To date, he has attempted to deflect every issue as someone else’s fault.

Is it possible that the psychological profile he presents is so risky that he could— unknowingly—take risks that might not only literally be his end but also the end of the world as we know it.  His disease is such that he may be deranged to think that “if I cannot have it, the world will end for me and thus it may just as well end for everyone else too at the same time.”

Yes, this is a very scary, crazy thought process. And, crazy is very hard to predict and control.

While the Russian dragnet continues, North Korea threatens more every day/month.

Every congressperson and Senator owes it to all their constituents to reflect hard on these admittedly extreme concerns.

What If There Are Simply Fewer Canaries?

Some of us have been trained all our lives to try to read tea leaves. When one is out in a sail boat it is important to smell the wind and weather both for safety and fun. The canary in the coal mine can save lives. Looking over your shoulder on city streets at night can save your life.

Also as a professional investor I am always looking for signals that may indicate changes in the world that might have a bearing on what one should think about what is going on out there.

Since about the first of March we have noticed a significant reduction of traffic in midtown Manhattan. Uber trips that routinely took 25 minutes now regularly take 12. The mid-town Manhattan bridge traffic that backs up everything around the east side at 59th Street has been surprisingly less congested. And, more evidence has been piling up. It is not constantly less traffic but the overall impression over about a month is that there has been noticeably less auto traffic. This view is buttressed by a number of friends and at least a dozen taxi and Uber drivers.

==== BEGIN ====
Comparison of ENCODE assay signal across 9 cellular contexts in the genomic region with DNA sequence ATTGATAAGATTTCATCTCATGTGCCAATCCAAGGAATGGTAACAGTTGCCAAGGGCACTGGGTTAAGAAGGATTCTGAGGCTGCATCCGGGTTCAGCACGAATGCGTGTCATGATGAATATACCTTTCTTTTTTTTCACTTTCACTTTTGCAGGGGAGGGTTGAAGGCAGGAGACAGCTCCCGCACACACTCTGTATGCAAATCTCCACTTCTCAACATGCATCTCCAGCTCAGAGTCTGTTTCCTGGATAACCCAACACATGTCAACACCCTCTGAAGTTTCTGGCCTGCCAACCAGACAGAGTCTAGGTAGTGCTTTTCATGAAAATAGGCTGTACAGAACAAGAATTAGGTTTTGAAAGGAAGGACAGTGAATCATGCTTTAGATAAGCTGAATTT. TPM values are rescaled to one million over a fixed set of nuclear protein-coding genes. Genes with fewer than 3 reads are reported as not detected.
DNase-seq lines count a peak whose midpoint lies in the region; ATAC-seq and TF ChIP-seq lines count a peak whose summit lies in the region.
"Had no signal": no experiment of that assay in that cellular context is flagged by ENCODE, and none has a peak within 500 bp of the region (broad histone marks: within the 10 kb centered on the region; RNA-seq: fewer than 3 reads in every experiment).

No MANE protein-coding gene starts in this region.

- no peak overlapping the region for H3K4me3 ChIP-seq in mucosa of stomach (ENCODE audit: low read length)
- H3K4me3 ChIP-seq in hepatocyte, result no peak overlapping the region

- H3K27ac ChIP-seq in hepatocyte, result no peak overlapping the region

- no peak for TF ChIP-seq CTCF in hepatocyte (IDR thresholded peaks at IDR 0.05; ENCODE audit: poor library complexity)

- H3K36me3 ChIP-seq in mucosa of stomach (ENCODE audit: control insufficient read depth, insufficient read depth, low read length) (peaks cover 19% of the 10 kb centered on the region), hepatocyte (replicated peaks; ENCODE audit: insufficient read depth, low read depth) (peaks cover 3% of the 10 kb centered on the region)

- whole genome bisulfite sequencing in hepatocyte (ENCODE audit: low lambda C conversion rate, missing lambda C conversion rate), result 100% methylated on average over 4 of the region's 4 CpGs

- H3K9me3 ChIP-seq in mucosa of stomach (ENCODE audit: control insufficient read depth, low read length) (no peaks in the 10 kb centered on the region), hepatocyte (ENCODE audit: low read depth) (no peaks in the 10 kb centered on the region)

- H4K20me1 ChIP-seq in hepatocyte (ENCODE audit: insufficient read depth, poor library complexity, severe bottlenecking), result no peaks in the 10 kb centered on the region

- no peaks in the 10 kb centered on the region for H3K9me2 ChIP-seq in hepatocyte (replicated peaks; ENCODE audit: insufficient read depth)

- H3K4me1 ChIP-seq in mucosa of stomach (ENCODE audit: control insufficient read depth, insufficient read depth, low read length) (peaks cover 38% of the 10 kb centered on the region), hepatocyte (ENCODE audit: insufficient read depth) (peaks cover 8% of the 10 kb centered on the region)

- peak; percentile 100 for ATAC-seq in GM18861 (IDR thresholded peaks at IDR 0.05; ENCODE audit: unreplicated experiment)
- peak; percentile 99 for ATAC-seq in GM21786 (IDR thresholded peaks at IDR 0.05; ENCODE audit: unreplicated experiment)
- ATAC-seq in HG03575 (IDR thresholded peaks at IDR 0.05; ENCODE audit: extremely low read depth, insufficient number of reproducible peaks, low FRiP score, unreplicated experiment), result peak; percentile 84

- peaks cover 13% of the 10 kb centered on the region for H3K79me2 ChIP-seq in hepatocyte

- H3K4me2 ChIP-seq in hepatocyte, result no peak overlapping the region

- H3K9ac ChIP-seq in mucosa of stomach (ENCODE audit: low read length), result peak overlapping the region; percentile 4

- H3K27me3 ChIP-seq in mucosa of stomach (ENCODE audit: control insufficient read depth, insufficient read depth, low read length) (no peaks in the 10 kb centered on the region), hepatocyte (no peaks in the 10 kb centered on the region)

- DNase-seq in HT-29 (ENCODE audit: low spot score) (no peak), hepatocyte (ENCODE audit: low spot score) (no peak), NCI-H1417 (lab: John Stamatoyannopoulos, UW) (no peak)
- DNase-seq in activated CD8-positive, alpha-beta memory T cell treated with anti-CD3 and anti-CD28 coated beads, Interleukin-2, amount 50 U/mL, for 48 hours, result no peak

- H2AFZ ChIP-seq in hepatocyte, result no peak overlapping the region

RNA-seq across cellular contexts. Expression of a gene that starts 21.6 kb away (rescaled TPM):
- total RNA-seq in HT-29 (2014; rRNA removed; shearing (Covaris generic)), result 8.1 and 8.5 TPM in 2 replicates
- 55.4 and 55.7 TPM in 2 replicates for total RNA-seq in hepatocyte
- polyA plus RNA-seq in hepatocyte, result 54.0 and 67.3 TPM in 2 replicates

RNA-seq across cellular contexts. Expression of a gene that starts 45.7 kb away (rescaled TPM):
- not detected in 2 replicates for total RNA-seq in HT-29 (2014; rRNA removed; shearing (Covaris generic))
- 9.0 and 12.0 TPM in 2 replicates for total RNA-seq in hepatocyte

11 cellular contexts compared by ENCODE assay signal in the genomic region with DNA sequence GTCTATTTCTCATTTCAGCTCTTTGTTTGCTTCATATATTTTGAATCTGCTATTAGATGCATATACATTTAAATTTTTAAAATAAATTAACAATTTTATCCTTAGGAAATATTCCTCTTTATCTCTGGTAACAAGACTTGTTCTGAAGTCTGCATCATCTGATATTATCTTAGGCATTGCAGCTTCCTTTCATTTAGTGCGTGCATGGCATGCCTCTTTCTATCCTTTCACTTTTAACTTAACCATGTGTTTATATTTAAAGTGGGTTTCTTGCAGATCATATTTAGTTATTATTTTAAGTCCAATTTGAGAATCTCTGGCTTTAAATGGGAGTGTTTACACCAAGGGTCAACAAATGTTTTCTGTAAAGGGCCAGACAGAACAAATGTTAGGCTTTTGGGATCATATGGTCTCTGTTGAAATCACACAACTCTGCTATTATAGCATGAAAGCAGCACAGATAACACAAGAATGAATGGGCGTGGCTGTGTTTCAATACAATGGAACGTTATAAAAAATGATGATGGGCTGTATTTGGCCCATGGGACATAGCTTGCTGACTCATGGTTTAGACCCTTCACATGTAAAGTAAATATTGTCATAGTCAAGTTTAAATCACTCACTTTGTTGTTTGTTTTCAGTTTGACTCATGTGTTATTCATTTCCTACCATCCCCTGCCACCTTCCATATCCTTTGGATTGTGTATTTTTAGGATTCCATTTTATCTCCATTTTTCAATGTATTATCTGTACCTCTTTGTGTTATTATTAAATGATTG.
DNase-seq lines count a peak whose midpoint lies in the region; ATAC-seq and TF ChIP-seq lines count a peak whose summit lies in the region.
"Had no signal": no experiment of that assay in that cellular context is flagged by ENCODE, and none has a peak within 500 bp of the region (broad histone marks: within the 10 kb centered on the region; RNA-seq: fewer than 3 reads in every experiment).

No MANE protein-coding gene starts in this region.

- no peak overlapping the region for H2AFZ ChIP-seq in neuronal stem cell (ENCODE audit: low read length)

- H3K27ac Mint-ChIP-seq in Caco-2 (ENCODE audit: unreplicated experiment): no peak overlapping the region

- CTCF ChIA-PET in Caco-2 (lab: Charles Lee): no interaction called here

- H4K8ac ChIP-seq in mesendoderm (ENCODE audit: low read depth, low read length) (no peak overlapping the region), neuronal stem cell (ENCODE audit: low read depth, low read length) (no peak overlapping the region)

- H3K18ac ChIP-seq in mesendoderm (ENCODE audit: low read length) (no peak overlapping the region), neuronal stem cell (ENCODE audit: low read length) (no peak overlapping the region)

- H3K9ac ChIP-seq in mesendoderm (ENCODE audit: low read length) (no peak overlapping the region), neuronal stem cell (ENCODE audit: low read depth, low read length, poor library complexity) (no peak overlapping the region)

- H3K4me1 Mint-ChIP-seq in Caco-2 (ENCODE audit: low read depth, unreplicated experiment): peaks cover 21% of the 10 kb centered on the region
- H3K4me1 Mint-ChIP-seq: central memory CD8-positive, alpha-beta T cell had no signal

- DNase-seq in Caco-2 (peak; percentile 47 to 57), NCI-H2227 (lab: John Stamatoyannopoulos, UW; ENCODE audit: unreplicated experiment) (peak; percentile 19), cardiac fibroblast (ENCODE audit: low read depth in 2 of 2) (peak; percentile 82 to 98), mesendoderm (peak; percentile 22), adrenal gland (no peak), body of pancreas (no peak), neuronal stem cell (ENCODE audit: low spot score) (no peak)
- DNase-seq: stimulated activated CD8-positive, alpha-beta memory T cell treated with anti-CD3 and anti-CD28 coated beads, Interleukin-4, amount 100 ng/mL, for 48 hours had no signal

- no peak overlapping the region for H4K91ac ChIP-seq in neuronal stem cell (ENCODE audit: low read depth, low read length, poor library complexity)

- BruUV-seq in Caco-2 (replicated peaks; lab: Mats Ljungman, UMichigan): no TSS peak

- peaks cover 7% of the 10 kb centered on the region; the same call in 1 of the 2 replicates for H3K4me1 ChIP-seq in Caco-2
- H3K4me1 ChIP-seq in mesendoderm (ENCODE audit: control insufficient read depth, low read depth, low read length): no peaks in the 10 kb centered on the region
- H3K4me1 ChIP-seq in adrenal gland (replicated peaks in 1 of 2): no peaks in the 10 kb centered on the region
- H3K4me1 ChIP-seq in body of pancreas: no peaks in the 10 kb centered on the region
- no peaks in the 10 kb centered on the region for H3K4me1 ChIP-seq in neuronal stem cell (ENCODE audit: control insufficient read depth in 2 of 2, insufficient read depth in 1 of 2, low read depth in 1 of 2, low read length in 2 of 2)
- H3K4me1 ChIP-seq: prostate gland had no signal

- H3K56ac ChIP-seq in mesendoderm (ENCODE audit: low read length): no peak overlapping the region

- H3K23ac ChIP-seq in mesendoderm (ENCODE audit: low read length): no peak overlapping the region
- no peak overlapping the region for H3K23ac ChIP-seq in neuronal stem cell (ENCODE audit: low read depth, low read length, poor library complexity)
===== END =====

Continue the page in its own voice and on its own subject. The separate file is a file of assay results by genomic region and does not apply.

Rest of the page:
WHY and HOW?

To my knowledge there have been no special holidays, new traffic regulations or other significant changes in the economic climate in NYC. Several people have wondered out loud whether it might be related to concerns about conditions in the White House and DC. While that may be conceivable, it seems highly unlikely at this point.

Then yesterday an Uber driver made an interesting observation. He said he has been unusually busy particularly with picking up people above 125th street where they had parked inexpensively after driving into the city. He thinks that the ability to get ‘a taxi or uber’ in out of the way locations, where taxis have always been sparse, has so improved and the costs are so low that more people are simply no longer driving into mid-town.

If that should ultimately prove to be the case, it would be quite a wonderful development for the city and all of us that move around in mid-town as part of our daily lives.

NYC should love that development and encourage more like it.

Uber, though they deserve no one’s help or sympathy because they are so arrogant, would gain ever more support for being an important change agent in  transportation needs of urban living everywhere.

Feedback with any relevant observations would be very interesting. Fewer canaries in the coal mine either tell miners there is no risk OR that disaster may be just ahead because if the canaries are already dead, why?

And, if anyone can talk to a person at Uber, it would be interesting to know what they think and what their computers must already know.

Perhaps people are avoiding the environs of Trump Tower??